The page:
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Smoke & Mirrors with Clarie Gor

Interview by Leigh Camacho Rourks (Read the Story) June 21, 2021

Clarie Gor

Clarie Gor

Perhaps the most stunning thing about this piece is its incredible intimacy. In it, we readers are asked to bear witness without distance or the comfort of artifice. The effect is that we, like the narrator, can’t look away, and we are implicated. Can you talk a little bit about the power (and maybe even the responsibility, if there is one) of narrative to create communal witness?

Yes! There is so much unlooking when marginalised people experience violence. Even this story is essentially about an unlooking, a shrugging, an endorsement of violence because we think the person deserves it. And we could have a debate about this man’s innocence or lack thereof and where that leaves us in terms of justice but the bigger point I think, is when you’re some iteration of Black, poor and fat, you’re already constructed as deserving of violence. So my intention with this story was to refuse that unlooking. Because we’re all already implicated. And that’s definitely part of the reason we—especially marginalized people—tell stories: to “create communal witness.” If nothing else, you can’t say that you didn’t see; that it didn’t happen to us; that we didn’t exist.

The use of second person here is a really moving choice, an act of empathy and of un-othering. Was this piece always in second person, or did that evolve? For you, what is the power of second person?

Yes, this story was always in second person. Second person felt like the most efficient way to center this person that was literally being murdered. And like, I just had to do that. Moreover writing in second person, for me at least, feels like a conversation and so I always resort to it when I want to “give a voice” to someone who wouldn’t or hasn’t had it.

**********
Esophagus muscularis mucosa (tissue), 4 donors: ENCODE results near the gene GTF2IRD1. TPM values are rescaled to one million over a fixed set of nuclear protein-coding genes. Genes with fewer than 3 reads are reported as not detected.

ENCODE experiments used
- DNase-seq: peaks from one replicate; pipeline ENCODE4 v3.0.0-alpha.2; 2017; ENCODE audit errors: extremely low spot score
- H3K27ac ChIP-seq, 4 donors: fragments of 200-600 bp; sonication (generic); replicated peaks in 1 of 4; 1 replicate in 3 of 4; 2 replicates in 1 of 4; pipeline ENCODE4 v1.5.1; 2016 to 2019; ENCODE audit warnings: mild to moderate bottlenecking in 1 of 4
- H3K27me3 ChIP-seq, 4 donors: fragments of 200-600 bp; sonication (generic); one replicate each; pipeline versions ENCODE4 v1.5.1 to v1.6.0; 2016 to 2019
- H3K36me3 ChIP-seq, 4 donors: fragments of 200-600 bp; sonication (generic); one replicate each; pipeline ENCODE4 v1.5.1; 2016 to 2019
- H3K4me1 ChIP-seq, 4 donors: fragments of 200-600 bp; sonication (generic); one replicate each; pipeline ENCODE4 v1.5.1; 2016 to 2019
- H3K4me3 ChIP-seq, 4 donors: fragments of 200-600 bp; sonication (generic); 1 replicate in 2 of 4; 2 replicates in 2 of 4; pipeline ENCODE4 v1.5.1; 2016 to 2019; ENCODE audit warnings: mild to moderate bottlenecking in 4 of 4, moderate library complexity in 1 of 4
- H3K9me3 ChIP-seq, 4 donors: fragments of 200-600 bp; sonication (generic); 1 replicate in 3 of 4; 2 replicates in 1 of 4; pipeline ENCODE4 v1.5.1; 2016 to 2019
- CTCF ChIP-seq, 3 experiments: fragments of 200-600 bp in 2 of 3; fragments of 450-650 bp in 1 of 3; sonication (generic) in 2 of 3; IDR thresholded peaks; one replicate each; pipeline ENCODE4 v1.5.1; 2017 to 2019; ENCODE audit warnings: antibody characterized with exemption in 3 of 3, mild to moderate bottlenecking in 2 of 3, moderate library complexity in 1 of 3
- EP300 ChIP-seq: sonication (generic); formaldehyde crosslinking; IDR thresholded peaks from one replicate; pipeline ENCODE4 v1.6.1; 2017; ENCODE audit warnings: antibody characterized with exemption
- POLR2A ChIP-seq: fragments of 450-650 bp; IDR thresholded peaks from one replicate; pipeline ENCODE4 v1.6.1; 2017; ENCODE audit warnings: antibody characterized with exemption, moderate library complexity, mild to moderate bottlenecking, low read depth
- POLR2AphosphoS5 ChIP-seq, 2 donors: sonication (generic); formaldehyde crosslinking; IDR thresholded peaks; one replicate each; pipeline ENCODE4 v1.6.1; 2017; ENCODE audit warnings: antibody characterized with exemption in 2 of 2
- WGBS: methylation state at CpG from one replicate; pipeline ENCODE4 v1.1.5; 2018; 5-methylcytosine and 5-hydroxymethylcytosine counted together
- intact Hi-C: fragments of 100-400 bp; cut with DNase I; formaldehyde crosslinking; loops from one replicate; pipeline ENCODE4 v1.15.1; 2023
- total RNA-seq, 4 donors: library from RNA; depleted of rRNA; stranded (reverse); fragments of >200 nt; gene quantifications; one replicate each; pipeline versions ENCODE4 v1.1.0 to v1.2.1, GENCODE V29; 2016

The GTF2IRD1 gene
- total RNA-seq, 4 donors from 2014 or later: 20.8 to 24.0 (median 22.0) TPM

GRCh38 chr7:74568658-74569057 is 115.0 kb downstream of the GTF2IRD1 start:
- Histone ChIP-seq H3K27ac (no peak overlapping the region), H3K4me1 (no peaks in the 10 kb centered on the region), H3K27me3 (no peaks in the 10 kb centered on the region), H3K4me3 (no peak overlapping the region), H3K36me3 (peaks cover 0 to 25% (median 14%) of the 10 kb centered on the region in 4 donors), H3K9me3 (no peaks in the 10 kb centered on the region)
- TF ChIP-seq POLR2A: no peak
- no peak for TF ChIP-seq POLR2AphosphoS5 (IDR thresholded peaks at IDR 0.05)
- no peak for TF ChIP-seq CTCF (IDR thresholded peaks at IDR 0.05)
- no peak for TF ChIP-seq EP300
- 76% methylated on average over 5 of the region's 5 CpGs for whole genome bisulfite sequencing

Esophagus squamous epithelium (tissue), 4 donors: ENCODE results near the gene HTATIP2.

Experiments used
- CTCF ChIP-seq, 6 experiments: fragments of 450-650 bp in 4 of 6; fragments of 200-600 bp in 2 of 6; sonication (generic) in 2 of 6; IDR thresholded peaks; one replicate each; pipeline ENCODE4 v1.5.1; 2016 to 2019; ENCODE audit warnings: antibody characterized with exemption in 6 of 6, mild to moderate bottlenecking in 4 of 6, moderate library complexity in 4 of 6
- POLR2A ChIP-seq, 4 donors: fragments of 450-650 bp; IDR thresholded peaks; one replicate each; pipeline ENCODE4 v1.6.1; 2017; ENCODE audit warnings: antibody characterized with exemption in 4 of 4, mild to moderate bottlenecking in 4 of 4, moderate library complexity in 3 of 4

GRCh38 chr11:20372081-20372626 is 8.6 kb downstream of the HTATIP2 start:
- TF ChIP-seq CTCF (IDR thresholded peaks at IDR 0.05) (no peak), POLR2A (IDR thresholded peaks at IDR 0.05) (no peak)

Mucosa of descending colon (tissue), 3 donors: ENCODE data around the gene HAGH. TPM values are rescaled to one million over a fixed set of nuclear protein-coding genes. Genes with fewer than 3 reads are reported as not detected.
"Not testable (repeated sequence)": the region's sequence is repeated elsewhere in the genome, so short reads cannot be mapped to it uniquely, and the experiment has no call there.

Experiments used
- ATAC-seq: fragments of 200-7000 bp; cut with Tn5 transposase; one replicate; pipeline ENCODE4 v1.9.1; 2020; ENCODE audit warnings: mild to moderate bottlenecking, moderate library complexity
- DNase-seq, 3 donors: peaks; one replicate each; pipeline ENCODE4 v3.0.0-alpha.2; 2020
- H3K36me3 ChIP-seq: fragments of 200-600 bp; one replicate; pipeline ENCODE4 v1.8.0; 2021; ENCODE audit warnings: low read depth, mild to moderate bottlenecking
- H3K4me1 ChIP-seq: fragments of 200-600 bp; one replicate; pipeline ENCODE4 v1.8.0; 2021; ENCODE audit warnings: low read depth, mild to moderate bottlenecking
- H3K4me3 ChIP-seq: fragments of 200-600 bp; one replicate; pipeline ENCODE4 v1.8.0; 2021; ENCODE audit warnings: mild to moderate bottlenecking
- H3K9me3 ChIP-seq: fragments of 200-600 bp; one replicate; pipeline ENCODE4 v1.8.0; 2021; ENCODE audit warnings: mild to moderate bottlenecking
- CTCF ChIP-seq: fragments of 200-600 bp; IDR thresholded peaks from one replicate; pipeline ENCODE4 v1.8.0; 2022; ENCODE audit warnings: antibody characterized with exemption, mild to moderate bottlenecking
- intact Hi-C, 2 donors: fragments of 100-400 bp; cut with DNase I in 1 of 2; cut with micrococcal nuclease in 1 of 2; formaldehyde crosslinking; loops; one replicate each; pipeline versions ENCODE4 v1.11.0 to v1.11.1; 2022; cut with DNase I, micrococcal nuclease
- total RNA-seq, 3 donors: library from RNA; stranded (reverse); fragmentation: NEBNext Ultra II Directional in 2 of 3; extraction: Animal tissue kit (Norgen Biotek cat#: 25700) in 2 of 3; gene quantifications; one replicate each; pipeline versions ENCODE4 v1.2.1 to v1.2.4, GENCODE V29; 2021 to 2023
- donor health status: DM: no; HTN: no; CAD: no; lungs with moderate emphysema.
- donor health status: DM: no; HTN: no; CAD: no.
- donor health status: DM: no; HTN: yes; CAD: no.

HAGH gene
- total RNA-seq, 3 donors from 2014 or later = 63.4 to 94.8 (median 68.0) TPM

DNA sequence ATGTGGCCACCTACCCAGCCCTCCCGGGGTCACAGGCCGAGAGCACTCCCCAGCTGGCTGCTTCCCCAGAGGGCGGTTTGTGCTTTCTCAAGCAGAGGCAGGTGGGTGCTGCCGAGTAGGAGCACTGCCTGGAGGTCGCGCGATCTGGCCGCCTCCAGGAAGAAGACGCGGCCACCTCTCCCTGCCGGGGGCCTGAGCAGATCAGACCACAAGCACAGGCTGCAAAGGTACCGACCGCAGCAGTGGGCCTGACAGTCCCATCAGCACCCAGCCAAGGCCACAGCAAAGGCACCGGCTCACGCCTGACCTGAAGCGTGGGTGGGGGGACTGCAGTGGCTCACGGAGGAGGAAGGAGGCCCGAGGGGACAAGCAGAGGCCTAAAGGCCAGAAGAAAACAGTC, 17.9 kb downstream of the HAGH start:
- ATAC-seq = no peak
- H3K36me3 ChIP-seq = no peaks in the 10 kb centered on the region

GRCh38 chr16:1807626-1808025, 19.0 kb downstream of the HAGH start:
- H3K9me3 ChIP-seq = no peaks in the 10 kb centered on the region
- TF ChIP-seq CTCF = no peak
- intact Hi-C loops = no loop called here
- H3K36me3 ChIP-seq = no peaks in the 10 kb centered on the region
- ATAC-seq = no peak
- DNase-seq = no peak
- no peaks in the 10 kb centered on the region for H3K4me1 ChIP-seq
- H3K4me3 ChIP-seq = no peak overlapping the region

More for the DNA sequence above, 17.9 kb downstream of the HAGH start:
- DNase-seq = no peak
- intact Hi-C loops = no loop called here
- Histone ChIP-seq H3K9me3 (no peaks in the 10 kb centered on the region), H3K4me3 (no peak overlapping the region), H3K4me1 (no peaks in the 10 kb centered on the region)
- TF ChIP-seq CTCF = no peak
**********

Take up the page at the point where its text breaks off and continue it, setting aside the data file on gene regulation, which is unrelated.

I think that people assume big, hard pains and problems are best explored in long forms, but I actually believe that your decision to tell this in flash is part of its success. What is it about flash that makes it work well for exploring trauma (and injustice)?

Writing this story as flash, for me, felt like the most honest way to tell this story. Because my encounter with this man was brief, barely even. It just didn’t feel right to write some drawn out piece just to make social and political commentary. Perhaps part of it was because it was a very traumatizing thing to witness and the shorter it is, the less triggering it is. So maybe it was a cowardly choice, haha. But also, I am so aware—oh so viscerally—that trauma is a searing, personal, right in the heart sort of thing and if I’m going to write about someone else’s trauma, I’m going to get right to it. And that’s the thing with flash, you don’t have the real estate to dilly-dally. You have to see who needs seeing; center what needs centering.

One of the concerns many writers have about writing violence is objectification and glorification—both of which you clearly avoid. Do you have any advice for writers on how to approach writing violence, especially in terms of trauma?